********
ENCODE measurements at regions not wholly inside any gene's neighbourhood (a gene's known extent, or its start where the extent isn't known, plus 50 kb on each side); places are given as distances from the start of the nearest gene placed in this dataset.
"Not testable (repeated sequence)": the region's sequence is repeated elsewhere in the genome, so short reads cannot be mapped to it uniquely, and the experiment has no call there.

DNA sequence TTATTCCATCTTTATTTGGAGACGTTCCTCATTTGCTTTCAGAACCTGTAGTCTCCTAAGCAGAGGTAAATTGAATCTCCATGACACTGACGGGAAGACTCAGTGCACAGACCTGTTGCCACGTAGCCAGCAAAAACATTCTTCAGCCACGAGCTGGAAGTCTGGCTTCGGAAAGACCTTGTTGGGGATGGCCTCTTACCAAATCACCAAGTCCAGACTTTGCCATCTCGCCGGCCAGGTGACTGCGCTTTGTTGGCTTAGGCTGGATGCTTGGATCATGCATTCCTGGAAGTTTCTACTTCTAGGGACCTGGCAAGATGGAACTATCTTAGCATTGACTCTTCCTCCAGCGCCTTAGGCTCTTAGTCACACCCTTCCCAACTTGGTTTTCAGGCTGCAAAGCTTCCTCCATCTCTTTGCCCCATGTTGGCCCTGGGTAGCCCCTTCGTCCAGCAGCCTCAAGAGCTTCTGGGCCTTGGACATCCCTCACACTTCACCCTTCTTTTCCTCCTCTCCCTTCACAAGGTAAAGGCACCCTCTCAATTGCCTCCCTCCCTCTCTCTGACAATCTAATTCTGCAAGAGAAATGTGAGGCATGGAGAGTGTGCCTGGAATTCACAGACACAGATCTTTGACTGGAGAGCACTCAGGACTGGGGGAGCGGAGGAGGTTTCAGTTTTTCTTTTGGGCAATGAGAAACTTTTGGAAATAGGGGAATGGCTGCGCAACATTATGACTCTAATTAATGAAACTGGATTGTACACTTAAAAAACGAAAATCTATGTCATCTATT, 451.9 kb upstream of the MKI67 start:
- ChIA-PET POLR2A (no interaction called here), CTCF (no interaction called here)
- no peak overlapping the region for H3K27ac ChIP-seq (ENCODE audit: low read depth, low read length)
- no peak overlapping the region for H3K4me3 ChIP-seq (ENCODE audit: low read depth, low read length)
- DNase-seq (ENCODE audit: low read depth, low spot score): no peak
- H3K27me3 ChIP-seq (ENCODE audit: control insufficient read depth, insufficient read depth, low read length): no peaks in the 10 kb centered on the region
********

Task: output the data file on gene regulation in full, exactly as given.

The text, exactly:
ENCODE measurements at regions not wholly inside any gene's neighbourhood (a gene's known extent, or its start where the extent isn't known, plus 50 kb on each side); places are given as distances from the start of the nearest gene placed in this dataset.
"Not testable (repeated sequence)": the region's sequence is repeated elsewhere in the genome, so short reads cannot be mapped to it uniquely, and the experiment has no call there.

DNA sequence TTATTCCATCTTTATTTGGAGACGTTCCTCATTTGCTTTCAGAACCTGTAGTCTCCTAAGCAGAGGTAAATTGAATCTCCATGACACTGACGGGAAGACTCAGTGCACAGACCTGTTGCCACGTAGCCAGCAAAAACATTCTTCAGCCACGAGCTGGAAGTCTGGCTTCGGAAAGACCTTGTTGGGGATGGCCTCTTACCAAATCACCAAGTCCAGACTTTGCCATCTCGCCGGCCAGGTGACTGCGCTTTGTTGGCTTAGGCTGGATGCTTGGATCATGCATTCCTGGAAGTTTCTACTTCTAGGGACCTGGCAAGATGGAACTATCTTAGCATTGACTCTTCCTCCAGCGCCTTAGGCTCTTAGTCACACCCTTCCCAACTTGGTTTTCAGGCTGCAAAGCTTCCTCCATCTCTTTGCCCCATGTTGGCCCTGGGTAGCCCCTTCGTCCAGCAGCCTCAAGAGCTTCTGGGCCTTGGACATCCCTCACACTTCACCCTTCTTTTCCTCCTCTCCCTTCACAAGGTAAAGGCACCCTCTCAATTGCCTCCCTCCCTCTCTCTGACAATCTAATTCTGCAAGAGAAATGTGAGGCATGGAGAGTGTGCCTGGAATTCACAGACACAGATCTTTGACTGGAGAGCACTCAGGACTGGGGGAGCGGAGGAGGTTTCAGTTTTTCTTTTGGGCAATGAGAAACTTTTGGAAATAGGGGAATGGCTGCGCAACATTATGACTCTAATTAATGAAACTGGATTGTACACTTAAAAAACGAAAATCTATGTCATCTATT, 451.9 kb upstream of the MKI67 start:
- ChIA-PET POLR2A (no interaction called here), CTCF (no interaction called here)
- no peak overlapping the region for H3K27ac ChIP-seq (ENCODE audit: low read depth, low read length)
- no peak overlapping the region for H3K4me3 ChIP-seq (ENCODE audit: low read depth, low read length)
- DNase-seq (ENCODE audit: low read depth, low spot score): no peak
- H3K27me3 ChIP-seq (ENCODE audit: control insufficient read depth, insufficient read depth, low read length): no peaks in the 10 kb centered on the region